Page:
Recently, I have done a few vinyl sticker removal, specifically off of commercial vans. I thought why not share the process.
To start, I park the vehicle with the vinyl side, in the sun. I wanted to get the surface warm. This will assist in removing the stickers by warming up the surface. If the warm sun is not an option, a heat gun or steamer will give you a similar effect. Once warm, you will start at the edge of the vinyl. An easy way to start an edge is with a plastic razor blade, or a credit card. I chose to use an old hotel key card.
One you get it started pull at about 120 degree angle from the edge. Slow, steady pulling, you want the vinyl to come off in the original sheet it was put on in. It will allow for a faster removal process. If the sticker does tear, just continue on. As you can see I tore this sticker at the thinner more fragile end.
Move on to the rest of vinyl, depending on the age of the vinyl this can be a very time consuming process. Again, start at the edges and move toward the center, or the “fatter” area of the vinyl.
Older, cheaper vinyl can be dry and crumbly, and even show cracking. This won’t come off in a sheet, just use the card or plastic razor blade to remove it. I was able to peel this vinyl.
Once all of the vinyl is removed, I sprayed the entire surface with Stoners Tarminator. This product is great for this purpose as it is clear coat safe. After, the entire surface is coated with Tarminator, I agitated or wiped it down with a terry cloth towel. A microfiber won’t suffice, the surface isn’t stiff enough. The terry cloth has stiffer fibers allowing for better agitation of the residue that the Tarminator has released from the surface. These are throw away towels for me, I would’t use them again on anything as they are covered in adhesive and Tarminator. Stoners Tarminator is clear coat safe, so damage to the paint wasn’t a concern.
After you soak the surface with Tarminator and wipe once, you will end up with a thin spread out layer of residue, as you can see. Simply flip the towel and start the process over. I had to do this numerous times to ensure all the residue was removed from the surface.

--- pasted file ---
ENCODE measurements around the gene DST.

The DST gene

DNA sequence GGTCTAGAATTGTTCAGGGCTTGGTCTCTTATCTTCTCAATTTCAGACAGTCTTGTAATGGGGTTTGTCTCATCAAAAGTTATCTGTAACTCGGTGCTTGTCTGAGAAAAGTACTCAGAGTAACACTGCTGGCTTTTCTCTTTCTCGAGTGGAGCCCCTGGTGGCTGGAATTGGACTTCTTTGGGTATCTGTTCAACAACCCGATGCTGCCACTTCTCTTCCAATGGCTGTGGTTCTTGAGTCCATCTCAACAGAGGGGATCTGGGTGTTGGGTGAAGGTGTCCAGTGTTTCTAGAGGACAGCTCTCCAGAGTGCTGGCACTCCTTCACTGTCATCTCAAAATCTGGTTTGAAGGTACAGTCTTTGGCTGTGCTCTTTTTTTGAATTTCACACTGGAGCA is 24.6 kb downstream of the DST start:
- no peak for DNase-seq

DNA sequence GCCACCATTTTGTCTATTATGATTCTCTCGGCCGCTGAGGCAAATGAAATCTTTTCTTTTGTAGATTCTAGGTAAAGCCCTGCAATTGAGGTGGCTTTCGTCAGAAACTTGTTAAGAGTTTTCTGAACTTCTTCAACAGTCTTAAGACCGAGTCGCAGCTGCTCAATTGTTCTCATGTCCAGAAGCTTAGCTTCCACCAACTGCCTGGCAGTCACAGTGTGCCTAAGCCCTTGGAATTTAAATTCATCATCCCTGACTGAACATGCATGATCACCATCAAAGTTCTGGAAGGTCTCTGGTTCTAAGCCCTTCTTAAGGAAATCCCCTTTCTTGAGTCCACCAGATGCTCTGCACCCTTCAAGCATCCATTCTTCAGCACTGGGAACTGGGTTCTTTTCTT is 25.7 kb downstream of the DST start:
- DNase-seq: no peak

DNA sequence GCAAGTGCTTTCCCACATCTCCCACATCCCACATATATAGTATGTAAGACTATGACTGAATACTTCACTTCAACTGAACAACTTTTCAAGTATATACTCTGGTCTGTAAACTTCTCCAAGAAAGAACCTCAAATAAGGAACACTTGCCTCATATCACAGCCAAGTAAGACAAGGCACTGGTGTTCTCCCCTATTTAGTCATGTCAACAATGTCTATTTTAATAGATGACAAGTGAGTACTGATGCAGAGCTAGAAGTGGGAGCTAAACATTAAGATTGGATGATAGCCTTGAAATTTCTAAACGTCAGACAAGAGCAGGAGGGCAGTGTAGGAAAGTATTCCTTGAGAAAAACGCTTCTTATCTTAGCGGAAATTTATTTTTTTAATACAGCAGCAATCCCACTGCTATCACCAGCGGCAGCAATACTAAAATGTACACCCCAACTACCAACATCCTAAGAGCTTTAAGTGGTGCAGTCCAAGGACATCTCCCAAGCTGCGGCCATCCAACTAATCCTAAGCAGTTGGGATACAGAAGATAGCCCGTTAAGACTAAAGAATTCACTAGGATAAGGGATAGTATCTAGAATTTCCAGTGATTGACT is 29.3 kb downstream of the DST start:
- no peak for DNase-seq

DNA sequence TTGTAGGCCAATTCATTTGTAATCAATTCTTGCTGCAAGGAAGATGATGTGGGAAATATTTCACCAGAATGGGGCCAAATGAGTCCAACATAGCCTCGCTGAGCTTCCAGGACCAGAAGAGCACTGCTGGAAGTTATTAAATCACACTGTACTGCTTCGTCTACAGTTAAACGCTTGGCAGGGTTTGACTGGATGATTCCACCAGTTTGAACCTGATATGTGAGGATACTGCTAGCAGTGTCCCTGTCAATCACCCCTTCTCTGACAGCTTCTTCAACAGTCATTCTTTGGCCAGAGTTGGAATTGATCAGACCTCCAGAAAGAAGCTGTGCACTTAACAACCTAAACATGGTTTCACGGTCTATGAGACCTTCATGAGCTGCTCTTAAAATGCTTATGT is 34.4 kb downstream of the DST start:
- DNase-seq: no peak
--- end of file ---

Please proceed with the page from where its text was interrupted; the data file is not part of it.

Depending on how long the vinyl has been on the vehicle there can be “ghosting” on the surface of the vehicle. This is UV damage to the paint that was not covered by the vinyl decals, this will leave the “impression” of the vinyl letters on the clear coat. If you look close you will still be able to see the lettering. Luckily, the vinyl was on the sides of the van. Think about the way UV hits a car, and the sides are not effected as badly as top surfaces. Also, the vinyl was not on the surface long enough to warrant heavy wet sanding. I was able to level the clear by hand sanding using Meguiar’s 3000 grit paper, coupled with Meguiar’s Backing Pad. I then followed up with Meguiar’s MF pads and some Meguiar’s 105 with my DA to clear the sanding marks. I did slow my speed, and work the product a little longer to ensure a presentable surface. Seeing as this was a work van, and finish was not the key, it gave enough clarity for me and the client. If I wanted better clarity to the clear coat I would have added a second or even third step to correction if this were what the client requested.
Now that all the vinyl is removed, you can move on to applying the new stickers. I will go over this in a couple of articles. This process won’t only work for a complete side of a van, but a simple bumper sticker, a window sticker, or dealership decal. Patience is the the key to sticker removal, keep it slow!